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How to Find High-Order Derivatives

Finding a second, third, fourth, or higher derivative is incredibly simple. The second derivative of a function is just the derivative of its first derivative. The third derivative is the derivative of the second derivative, the fourth derivative is the derivative of the third, and so on.

For example, here’s a function and its first, second, third, and subsequent derivatives. In this example, all the derivatives are obtained by the power rule:

image0.png

All polynomial functions like this one eventually go to zero when you differentiate repeatedly. On the other hand, rational functions like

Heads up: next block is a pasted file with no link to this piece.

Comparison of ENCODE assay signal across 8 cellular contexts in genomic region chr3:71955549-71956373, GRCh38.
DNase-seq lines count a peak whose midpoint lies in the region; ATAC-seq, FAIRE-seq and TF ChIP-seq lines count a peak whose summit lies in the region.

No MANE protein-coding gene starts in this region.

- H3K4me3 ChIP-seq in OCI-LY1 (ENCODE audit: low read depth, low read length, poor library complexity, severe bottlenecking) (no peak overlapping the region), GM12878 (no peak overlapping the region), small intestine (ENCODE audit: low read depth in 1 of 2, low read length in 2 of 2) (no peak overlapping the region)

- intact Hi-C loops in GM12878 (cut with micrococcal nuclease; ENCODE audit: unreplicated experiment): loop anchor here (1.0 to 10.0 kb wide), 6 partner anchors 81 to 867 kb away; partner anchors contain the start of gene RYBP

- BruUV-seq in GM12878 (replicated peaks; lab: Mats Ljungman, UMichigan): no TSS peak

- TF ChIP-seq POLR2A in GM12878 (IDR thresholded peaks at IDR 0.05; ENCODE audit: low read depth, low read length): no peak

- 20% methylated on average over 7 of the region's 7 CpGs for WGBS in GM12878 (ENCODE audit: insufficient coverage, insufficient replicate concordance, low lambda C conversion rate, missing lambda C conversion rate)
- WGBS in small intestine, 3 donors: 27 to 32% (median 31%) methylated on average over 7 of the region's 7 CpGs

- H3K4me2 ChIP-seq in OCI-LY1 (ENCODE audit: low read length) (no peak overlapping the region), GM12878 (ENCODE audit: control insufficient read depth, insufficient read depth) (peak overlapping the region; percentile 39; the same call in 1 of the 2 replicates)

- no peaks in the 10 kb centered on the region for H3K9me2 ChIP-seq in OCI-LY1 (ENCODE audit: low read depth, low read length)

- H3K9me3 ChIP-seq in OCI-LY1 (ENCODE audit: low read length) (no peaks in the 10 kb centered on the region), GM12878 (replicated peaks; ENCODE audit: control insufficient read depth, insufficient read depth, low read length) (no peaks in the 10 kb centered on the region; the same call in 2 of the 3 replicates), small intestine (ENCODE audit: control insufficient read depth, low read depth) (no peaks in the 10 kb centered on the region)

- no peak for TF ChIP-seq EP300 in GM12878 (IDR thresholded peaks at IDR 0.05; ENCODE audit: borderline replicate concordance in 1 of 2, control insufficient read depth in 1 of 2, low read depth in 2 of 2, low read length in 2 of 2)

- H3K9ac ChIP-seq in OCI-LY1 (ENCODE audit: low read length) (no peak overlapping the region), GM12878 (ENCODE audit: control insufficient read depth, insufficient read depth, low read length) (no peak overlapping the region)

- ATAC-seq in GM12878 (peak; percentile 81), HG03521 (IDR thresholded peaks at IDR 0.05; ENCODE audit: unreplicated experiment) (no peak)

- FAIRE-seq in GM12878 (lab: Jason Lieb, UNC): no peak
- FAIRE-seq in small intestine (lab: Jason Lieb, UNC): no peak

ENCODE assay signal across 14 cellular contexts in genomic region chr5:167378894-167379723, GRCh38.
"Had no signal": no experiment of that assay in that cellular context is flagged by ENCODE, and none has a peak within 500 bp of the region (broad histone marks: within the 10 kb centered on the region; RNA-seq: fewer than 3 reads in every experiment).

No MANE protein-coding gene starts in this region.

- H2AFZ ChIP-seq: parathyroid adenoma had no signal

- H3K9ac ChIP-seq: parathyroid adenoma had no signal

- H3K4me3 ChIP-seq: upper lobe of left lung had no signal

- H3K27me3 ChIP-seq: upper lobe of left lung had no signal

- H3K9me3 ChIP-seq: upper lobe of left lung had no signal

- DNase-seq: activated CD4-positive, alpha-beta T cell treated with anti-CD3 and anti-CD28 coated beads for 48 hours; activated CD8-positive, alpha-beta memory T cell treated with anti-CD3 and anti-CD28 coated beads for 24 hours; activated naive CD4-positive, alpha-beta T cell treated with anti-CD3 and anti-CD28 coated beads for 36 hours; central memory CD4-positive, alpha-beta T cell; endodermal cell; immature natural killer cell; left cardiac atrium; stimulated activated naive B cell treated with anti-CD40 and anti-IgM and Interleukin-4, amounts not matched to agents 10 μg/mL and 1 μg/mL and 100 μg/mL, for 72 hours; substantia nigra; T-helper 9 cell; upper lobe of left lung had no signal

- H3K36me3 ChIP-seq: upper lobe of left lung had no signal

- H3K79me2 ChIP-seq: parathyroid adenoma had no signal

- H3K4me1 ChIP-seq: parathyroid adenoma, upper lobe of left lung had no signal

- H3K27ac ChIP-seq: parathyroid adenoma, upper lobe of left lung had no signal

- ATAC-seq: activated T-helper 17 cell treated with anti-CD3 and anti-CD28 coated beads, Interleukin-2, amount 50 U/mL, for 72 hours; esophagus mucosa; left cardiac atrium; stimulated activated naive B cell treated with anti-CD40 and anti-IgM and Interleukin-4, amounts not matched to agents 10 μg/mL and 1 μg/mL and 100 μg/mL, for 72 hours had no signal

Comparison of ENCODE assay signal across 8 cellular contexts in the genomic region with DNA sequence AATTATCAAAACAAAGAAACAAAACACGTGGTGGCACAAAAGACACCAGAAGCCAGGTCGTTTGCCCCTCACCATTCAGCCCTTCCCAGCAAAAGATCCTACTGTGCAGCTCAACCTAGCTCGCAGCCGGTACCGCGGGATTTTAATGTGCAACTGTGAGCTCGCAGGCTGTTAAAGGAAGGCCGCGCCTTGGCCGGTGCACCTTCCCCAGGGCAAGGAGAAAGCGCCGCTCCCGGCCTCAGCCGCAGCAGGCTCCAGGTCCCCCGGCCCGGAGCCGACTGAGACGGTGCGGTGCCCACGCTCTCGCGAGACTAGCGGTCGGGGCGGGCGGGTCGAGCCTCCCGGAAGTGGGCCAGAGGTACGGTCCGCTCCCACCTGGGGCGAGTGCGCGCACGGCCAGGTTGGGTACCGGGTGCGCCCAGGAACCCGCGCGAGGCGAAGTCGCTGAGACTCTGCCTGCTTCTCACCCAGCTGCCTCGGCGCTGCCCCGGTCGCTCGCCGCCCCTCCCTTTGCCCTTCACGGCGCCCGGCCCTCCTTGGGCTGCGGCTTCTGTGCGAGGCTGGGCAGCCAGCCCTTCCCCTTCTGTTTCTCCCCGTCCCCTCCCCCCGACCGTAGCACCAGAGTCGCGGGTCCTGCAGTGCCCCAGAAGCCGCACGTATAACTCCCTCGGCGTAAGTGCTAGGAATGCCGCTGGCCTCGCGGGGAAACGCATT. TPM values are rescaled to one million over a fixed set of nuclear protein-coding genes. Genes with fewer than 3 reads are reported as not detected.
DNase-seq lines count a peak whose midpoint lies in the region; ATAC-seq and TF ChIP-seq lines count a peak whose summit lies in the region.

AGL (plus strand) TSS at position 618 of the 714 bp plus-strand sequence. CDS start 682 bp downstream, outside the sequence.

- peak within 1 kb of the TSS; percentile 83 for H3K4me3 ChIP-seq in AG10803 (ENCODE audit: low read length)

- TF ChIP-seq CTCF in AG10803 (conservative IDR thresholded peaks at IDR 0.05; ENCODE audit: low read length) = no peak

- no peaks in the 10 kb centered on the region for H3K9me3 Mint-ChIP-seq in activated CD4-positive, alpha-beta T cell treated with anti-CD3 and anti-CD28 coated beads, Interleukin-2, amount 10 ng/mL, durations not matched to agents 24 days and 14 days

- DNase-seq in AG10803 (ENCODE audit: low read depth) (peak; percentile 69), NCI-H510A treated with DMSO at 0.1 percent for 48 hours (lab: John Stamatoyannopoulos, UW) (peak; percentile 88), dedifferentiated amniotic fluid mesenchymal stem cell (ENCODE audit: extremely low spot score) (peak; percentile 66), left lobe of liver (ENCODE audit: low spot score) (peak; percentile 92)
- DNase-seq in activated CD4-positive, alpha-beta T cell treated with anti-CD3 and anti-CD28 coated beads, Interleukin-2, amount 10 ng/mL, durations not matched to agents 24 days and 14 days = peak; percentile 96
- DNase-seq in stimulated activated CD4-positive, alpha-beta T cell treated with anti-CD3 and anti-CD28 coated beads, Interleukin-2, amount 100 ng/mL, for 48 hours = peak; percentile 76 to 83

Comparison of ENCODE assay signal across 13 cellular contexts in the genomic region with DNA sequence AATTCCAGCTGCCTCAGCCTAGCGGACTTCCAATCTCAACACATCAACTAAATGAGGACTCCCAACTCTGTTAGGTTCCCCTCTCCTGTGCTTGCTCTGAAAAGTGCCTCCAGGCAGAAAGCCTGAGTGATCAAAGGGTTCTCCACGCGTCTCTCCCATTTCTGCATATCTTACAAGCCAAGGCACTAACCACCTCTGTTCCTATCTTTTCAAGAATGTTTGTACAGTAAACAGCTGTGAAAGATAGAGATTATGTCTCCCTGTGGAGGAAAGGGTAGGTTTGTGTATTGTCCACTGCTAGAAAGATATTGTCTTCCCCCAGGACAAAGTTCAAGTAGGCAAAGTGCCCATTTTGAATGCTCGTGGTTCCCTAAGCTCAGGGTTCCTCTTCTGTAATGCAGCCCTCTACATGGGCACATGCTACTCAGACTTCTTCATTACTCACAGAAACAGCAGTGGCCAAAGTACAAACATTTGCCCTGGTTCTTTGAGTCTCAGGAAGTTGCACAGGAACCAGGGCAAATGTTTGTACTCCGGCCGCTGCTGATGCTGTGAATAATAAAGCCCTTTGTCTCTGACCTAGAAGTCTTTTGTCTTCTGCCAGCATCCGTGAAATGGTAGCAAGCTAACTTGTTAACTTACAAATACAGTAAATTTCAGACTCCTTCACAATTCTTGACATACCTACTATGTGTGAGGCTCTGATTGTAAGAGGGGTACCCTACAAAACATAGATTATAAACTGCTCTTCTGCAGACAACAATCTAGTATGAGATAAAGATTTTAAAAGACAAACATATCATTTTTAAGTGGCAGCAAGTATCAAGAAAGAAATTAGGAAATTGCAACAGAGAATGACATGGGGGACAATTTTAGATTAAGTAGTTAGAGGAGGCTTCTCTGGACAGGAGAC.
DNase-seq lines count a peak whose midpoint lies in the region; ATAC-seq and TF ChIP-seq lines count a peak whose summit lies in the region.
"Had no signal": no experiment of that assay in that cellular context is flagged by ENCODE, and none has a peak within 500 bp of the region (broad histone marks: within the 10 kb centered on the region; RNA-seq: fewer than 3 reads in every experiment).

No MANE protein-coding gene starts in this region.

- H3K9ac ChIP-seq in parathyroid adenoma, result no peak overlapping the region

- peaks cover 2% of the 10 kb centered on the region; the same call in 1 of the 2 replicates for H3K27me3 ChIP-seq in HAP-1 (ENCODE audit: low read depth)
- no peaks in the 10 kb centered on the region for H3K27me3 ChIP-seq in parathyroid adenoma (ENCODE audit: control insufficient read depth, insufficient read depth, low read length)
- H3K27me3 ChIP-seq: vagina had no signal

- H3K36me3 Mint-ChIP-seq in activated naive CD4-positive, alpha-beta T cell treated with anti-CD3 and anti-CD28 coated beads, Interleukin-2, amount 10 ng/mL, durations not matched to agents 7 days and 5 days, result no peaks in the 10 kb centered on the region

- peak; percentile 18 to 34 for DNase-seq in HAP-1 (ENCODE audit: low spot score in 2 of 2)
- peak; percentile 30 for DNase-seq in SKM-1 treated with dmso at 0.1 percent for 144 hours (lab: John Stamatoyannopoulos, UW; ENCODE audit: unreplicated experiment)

image1.png

get messier and messier as you take higher and higher derivatives. And the higher derivatives of sine and cosine are cyclical. For example,

image2.png

The cycle repeats indefinitely with every multiple of four.

A first derivative tells you how fast a function is changing — how fast it’s going up or down — that’s its slope. A second derivative tells you how fast the first derivative is changing — or, in other words, how fast the slope is changing. A third derivative tells you how fast the second derivative is changing, which tells you how fast the rate of change of the slope is changing.

If you’re getting a bit lost here, don’t worry about it. It gets increasingly difficult to get a handle on what higher derivatives tell you as you go past the second derivative, because you start getting into a rate of change of a rate of change of a rate of change, and so on.

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